Ulcerative colitis is an inflammatory bowel disease, specifically in the large intestine. It includes ulcers and open sores on the intestine. There is no known cause for this type of colitis, but it is presumed to be hereditary. It may also be caused by environmental causes. Common symptoms of colitis are diarrhea mixed with blood and mucus, weight loss, rectal bleeding, abdominal pain and cramps. After a series of blood tests are done, urine analysis, stool culture, tests of liver function, a doctor may diagnose ulcerative colitis. However, the best way to be certain is endoscopy or biopsy. Although diet is not considered to be a cause for ulcerative colitis, it is believed that proper diet may reduce discomfort of the disease.
Creating an Ulcerative Colitis Diet Plan
Every person knows what foods cause their symptoms, so a diet plan can help relieve the pain and discomfort as a result of colitis. Symptoms of gastrointestinal diseases are usually diarrhea and bleeding, hence loss of necessary nutrients. People with these kinds of diseases should do their best to establish a balance of nutrients in their body which is crucial for their vital organs and their overall health. Diet designed for ulcerative colitis should be based on high protein, complex carbohydrates, wholegrain food, and good fats. This diet may also include meat, fish and dairy products, bread and cereals, fruits and vegetables. Vegetarians should increase dairy products and plant proteins found in soy.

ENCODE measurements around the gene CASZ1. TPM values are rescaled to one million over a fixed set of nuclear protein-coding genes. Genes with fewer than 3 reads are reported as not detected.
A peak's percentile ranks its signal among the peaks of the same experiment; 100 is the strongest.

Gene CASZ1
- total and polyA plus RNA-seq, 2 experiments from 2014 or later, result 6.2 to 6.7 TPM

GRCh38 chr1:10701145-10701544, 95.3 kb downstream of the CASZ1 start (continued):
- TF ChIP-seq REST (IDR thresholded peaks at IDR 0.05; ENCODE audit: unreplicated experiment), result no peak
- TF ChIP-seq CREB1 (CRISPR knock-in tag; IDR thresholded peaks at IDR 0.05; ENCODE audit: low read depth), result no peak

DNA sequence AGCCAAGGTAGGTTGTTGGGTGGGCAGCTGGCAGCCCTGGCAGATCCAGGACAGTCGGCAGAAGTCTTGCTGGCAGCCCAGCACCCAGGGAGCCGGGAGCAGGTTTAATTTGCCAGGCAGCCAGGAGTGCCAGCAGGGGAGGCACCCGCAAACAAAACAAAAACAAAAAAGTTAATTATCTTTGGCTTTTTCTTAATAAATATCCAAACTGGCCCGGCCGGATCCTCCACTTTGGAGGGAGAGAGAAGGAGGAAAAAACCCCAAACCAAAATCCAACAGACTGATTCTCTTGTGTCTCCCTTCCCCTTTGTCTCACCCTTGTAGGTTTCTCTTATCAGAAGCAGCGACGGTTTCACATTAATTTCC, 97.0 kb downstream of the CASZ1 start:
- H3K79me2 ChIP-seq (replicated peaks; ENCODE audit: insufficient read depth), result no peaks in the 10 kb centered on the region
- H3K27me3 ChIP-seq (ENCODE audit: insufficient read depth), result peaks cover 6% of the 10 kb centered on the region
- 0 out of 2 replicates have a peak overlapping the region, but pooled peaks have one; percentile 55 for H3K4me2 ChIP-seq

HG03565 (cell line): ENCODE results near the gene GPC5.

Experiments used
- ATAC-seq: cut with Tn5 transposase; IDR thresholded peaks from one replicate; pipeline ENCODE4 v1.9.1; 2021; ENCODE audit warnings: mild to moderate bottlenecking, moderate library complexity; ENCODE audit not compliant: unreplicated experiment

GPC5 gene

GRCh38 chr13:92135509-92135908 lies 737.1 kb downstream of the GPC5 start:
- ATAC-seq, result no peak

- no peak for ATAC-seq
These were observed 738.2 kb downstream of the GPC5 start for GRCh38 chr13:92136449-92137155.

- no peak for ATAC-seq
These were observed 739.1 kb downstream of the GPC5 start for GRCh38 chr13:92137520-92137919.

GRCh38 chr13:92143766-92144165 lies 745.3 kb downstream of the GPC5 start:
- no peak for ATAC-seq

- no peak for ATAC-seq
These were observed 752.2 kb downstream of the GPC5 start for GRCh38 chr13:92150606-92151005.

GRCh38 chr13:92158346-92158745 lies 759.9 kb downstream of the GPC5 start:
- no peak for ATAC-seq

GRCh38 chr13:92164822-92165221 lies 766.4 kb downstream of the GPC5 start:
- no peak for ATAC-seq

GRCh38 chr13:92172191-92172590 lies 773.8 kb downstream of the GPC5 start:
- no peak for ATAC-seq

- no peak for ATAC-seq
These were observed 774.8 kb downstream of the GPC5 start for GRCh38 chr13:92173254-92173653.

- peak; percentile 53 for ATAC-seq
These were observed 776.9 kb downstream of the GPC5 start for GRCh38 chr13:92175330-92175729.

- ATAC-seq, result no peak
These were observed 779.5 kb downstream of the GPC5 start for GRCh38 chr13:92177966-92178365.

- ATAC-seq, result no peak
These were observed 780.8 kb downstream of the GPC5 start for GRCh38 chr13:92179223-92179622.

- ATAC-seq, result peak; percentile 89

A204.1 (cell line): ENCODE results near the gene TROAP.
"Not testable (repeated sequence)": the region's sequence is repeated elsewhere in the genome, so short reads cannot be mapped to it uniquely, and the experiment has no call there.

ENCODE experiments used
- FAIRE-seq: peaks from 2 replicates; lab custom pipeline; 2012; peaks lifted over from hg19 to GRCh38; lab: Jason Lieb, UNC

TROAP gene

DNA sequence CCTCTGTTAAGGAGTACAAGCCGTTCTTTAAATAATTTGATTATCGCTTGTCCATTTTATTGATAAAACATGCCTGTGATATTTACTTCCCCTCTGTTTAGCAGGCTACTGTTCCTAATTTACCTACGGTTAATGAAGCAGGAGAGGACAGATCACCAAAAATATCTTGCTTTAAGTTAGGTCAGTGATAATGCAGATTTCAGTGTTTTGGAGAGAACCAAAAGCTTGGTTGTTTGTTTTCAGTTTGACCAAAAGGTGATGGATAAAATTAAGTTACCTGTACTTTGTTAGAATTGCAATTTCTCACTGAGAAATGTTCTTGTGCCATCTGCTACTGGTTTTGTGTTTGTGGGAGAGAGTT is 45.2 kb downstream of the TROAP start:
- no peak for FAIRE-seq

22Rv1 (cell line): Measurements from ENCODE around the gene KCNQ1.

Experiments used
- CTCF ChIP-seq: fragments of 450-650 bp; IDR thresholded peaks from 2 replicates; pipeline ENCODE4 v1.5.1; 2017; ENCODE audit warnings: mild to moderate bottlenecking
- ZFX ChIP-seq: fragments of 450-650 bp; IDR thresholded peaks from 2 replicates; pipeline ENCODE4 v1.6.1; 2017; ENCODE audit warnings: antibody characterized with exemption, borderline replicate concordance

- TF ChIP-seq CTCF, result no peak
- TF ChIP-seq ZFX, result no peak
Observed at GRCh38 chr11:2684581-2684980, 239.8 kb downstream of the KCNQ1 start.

Foods that should be avoided are those foods that aggravate the symptoms of ulcerative colitis and cause inflammation. Not all foods cause the same symptoms among people. For some, coffee and alcohol aggrevate diarrhea and cramps, for others, raw vegetables and foods rich with fibers cause their inflammation. However, foods that trigger gastrointestinal symptoms usually include alcohol, caffeine, carbohydrates, dairy products, dried beans, peas, fruits and berries, pepper, meats, raw vegetables, seeds, processed sugar, foods containing sulfur, sorbitol, spices and popcorn. People sometimes have difficulty remembering which foods aggrevate their ulcerative colitis. One good idea is to keep a food diary, a notebook in which people would write all the kinds of food they have eaten during a day. This way a person will know for sure what causes the effects of colitis, and which foods others have problems with do not bother his or her metabolism. Since it is common that people with ulcerative colitis lose weight, they should check their vitamin levels before starting any form of diet. Many gastrointestinal diseases prevent the body to absorb nutrients from the food, so it is important to determine whether the body craves for something in particular and to avoid weakness or anemia. So besides proper diet, some people should incorporate nutritional supplements in their diet. If they do not eat dairy products, they must include calcium through other foods, or through through calcium supplements.